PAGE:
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Re: [Dinosaurs Don't Count



"GOBI 2010" <gobi2010@hotmail.com> wrote:
> Arghhh...
> I don't mean to flame, but...
> I recently got the boo "1001 things everyone should know about 
> science" by James trefil from the library..while browsing through it, 
> I found the dinosaur section...
> and read
> 205
> "From the viewpoint of science dinosaurs do not count"...
> "There were never more than a few species of the large dinosaurs 
> around at any one time...they were angolous to modern elephants and 
> rhinos: beautiful and interesting, but carying little information....
> Add to this the fact that dinosaurs, because they were land animals 
> rarely left fossils, and you have a situation where the kind of fossil 
> that is most interesting to the public is probably least interesting 
> to scientists"....
> For some odd reason while reading this I had a gut reaction to want to 
> throw the book away, and say "WHAT A CREEP!"--(I get defensive about 
> my favorite topics!)...
> Anyway, what I gleaned from the above was that in the author's 
> opinion, dinosaurs are rather unimportant because they lived on land, 
> rarely fossilised...and he believes that scientificly dinosaurs are of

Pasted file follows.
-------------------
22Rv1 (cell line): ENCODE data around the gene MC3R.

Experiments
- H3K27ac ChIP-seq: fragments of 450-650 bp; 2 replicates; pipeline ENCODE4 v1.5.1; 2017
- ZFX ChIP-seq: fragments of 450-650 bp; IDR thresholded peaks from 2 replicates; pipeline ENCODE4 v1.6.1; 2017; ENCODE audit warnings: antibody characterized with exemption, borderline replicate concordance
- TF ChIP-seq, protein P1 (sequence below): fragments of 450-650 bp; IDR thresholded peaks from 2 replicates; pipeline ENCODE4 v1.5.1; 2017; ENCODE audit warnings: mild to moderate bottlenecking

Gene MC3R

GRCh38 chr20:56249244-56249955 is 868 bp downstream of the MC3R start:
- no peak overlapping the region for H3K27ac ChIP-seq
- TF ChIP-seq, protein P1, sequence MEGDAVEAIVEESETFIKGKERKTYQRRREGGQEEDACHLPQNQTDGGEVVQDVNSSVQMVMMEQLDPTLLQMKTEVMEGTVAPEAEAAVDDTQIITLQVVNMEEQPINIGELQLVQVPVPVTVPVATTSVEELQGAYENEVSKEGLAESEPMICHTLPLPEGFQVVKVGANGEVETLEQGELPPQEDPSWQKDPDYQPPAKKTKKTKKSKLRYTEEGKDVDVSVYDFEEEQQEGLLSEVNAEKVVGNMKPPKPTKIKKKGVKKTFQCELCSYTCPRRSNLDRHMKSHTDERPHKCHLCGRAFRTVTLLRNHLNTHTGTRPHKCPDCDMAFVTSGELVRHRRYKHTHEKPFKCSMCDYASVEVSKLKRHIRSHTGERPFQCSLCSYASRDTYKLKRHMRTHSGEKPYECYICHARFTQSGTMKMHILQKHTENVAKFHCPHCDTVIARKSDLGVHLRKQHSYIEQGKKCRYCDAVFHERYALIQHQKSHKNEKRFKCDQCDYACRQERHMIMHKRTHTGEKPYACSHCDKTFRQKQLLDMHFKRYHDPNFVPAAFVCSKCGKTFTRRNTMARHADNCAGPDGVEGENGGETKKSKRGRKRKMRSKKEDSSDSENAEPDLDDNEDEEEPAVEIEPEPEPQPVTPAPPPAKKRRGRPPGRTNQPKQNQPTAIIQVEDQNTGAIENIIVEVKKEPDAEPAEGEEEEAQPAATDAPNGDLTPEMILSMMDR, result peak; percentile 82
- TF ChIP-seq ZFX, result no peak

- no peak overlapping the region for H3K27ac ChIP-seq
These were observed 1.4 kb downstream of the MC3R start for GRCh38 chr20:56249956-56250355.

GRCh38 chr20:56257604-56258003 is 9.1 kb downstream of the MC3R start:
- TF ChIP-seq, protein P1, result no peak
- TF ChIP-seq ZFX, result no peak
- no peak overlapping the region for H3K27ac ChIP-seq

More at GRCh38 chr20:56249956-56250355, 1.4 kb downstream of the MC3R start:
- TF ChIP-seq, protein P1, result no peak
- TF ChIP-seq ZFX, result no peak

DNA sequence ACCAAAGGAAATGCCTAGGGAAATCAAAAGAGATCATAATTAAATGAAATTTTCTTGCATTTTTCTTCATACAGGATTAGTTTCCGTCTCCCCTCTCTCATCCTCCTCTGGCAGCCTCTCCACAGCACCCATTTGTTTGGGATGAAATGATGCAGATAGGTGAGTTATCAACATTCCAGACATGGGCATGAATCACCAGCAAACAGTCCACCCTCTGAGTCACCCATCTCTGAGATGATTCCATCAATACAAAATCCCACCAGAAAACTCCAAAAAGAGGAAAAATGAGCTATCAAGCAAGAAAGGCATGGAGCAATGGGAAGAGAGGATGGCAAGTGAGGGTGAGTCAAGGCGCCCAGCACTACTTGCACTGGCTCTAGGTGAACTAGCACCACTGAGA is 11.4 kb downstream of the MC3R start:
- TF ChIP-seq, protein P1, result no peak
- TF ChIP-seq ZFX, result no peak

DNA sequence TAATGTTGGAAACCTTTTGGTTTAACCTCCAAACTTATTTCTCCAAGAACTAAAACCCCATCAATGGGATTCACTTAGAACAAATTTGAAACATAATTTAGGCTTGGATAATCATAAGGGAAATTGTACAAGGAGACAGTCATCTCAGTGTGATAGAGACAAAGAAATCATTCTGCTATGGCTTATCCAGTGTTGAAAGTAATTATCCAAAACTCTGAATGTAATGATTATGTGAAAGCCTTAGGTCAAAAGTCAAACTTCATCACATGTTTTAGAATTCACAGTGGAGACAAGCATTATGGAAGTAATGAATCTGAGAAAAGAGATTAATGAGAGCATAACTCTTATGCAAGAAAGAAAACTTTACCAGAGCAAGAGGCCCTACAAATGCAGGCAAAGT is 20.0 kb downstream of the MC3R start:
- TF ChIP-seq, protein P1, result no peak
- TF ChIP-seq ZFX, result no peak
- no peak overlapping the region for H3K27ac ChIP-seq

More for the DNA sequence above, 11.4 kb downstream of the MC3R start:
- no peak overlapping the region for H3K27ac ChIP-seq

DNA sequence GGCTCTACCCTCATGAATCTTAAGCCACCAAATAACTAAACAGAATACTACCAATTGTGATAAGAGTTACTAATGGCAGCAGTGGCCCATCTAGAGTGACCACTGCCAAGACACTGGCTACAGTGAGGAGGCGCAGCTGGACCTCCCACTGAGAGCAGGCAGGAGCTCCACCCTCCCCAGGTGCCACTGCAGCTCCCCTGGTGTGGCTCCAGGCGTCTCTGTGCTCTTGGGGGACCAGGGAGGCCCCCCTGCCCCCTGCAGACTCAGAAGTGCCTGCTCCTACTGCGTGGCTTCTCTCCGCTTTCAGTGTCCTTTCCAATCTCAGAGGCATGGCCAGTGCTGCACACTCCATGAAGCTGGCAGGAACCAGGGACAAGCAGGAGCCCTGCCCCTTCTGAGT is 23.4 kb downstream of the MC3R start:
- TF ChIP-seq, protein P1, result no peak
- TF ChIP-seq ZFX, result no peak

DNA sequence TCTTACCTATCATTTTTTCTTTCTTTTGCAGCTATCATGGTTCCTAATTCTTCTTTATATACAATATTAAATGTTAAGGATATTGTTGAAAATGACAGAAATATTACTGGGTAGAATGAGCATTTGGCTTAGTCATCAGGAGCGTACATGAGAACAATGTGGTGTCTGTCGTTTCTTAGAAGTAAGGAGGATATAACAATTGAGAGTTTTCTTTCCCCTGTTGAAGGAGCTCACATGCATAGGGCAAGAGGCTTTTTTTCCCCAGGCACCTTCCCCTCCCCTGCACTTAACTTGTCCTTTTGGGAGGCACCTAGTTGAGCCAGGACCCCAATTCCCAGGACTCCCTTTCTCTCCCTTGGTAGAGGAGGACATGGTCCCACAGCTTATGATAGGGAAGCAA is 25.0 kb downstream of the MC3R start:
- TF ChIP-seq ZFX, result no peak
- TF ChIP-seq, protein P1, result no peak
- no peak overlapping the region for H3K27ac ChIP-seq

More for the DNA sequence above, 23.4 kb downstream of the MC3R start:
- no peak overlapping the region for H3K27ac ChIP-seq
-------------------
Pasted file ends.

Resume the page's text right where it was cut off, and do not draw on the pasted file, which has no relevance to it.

> little value.
> I don't think this is so!
> 
> So, I'm asking list members your opinions:
> Why would dinosaurs be or not be scientificly "important" or 
> noteworthy? and do dinosaur fossils have "little scientific value"?, 
> if so, what is their value?
> 
> 
> 
> Jessica Wagar 
> Amateur Paleontologist/Paleoartist 
> Michigan,USA 
*******************************************************************

As DinoGeorge, Thom, Allan, Jamie and others have already stated, pure science
always seems to have to take second chair next to applied science. 

This is especially sad when considering that pure science came first and it is
(or at least was) part of human nature to learn for the sake of learning. 

This leads to one of the most annoying things that I notice whenever a
paleontologist, biologist, herpetologist or any other specialized pure
scientist is asked: "Why do you do what you do?" 

I say why does this deserve an answer? Why aren't these questions ever asked
to sports stars or actors (occasionally in the latter), why is that acceptable
while those of us who learn for the sake of learning are always given a
strange look?

I suppose it comes with the job description.

As for why Mr. Trefill said what he said, I'd have to say that he was trying
to make a point that deinosaurs aren't the only things that are worth
studying, though I do think that he was a bit brash in his statement.

Archosaur J

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